In Friends of King Edward Park Inc v Newcastle City Council (No 2) [2015] NSWLEC 76 (Friends of KE), the NSW Land and Environment Court (LEC), found that a development consent granted for a function centre on land reserved for public recreation was invalid. The LEC has also confirmed that land reserved for “public recreation” must not be developed for a purpose which generally excludes the public.

The case highlights relevant considerations for developers and consent authorities alike when carrying out development in public reserves.

The facts

A local community association (the Association) challenged a decision of Newcastle City Council (Council) to grant development consent to a function centre (Function Centre) proposed on land reserved for “public recreation” (Reserve) under the Crown Lands Act 1989 (CL Act).

The Reserve was a subject of a Plan of Management (PoM) prepared under the CL Act and zoned 6(a) Open Space and Recreation under the Council’s local environmental plan. However, the Council and Crown Lands Trust (who were responsible for the management of the Reserve) (Reserve Trust) relied on the fact that the any development allowed by a PoM under the CL Act could be carried out within the 6(a) zone. In addition and relevantly, the PoM included “conference centres and commercial facilities that provide for public recreation” as an “additional purpose” to the reserved purpose of “public recreation” under section 114 of the CL Act. The Council and Reserve Trust were of the view that the Function Centre was captured by the “additional purpose” in the PoM.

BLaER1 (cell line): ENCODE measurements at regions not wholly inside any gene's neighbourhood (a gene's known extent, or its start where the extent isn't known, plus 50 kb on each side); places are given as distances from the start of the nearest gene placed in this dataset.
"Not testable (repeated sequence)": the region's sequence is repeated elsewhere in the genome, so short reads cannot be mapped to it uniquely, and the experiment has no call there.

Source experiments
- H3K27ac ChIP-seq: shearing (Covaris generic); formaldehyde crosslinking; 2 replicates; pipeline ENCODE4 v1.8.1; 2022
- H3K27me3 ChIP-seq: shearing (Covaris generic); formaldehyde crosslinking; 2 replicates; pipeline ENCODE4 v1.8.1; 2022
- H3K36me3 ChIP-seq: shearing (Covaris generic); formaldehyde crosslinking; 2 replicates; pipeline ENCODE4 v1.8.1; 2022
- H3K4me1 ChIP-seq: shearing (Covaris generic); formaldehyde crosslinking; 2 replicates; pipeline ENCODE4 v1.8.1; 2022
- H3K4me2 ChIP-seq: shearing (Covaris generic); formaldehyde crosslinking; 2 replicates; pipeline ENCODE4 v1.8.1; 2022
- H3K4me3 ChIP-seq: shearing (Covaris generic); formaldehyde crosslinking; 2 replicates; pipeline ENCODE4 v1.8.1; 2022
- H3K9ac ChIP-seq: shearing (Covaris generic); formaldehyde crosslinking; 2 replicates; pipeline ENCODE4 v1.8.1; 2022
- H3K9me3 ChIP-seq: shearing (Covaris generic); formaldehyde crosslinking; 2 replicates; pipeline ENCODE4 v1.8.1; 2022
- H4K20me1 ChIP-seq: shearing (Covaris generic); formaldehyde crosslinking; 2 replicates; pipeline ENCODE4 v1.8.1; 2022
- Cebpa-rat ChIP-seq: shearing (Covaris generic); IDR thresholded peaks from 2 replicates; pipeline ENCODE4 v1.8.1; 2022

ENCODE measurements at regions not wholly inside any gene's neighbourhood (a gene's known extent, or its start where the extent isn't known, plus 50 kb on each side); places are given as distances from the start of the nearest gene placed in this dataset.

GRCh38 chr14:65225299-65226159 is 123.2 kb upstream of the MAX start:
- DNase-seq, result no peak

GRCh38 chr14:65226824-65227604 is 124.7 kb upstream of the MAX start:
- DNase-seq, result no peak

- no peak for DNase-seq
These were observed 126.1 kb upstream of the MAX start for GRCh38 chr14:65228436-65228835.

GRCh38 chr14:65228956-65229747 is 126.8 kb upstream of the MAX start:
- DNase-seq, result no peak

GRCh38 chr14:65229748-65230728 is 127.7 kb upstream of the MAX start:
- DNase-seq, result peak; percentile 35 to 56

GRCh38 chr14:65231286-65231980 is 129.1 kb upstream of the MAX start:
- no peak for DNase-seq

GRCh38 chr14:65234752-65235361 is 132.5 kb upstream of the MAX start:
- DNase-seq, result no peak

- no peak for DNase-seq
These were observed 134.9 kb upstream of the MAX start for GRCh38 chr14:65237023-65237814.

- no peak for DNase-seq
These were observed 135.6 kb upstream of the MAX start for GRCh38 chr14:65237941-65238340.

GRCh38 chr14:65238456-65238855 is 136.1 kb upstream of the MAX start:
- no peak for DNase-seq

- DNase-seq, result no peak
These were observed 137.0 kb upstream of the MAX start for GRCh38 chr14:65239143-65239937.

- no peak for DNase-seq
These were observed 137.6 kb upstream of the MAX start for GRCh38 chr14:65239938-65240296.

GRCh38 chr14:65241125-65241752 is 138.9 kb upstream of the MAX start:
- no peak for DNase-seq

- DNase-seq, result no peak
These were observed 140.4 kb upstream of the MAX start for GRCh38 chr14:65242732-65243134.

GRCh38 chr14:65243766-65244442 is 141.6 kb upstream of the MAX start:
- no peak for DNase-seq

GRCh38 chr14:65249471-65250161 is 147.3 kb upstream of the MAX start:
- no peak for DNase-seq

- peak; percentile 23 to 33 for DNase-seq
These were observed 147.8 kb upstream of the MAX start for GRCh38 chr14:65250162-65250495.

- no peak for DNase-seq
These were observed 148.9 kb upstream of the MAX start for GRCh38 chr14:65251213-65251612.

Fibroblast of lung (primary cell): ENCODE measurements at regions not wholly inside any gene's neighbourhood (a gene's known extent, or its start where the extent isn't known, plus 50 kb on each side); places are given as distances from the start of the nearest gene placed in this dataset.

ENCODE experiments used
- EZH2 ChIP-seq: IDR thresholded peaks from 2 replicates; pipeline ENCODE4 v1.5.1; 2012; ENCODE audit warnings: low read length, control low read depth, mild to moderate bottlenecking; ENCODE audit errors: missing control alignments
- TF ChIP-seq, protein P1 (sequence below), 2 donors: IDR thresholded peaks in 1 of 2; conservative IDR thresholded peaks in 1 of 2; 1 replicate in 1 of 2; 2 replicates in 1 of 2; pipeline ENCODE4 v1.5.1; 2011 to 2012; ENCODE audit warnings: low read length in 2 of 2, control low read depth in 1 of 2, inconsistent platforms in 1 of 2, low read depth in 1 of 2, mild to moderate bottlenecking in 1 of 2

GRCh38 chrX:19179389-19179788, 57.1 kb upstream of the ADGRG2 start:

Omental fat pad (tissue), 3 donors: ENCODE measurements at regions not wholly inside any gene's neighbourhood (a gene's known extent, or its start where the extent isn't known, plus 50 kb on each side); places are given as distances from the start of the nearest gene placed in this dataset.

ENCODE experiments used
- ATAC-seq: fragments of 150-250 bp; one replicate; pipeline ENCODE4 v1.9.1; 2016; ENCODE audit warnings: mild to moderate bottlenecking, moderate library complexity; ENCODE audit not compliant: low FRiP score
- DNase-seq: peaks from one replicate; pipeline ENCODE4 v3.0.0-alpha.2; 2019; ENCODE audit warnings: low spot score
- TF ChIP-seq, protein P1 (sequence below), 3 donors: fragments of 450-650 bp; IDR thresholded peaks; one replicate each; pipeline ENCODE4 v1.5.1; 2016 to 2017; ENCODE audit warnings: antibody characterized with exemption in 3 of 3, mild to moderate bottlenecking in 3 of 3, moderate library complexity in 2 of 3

The Association argued that, among other things, when adopting the “additional purposes” in the PoM, the Minister failed to take into account mandatory considerations and therefore the PoM was unlawful.

The grounds of challenge

In finding that the development consent was invalid, the LEC considered a number of grounds of challenge, including:

Was the Function Centre for the “reserved purpose” under the CL Act?

The Council and Reserve Trust argued that, despite any claim that the PoM was unlawful, there was no need to rely on the “additional purpose” because the Function Centre was for the reserved purpose being “public recreation”.

The LEC found that land can only be said to be used for “public recreation”, if it is “open to the public as of right, and is not a source of private profit“. As such, it was held that the Function Centre was not for the purposes of “public recreation”.

Therefore, for the Function Centre to be permissible, it was required to be an “additional purpose” which was validly adopted by the PoM.

Was the adoption of the “additional purpose” lawful?

The Association argued that the Minister failed to take into account mandatory considerations when adopting the PoM which authorised “additional purposes” under the CL Act.

The Association particularly relied on a Crown Lands legal advice which provided that the use of the Function Centre was permissible as an ancillary use and therefore did not require an additional purpose to be adopted. In addition, the Minister’s Statement of Reasons when adopting the PoM (SOR) did not make any mention of the power to adopt an additional purpose under the CLM Act nor any of the mandatory considerations under section 114(1C) of the CL Act which are to be considered by the Minister.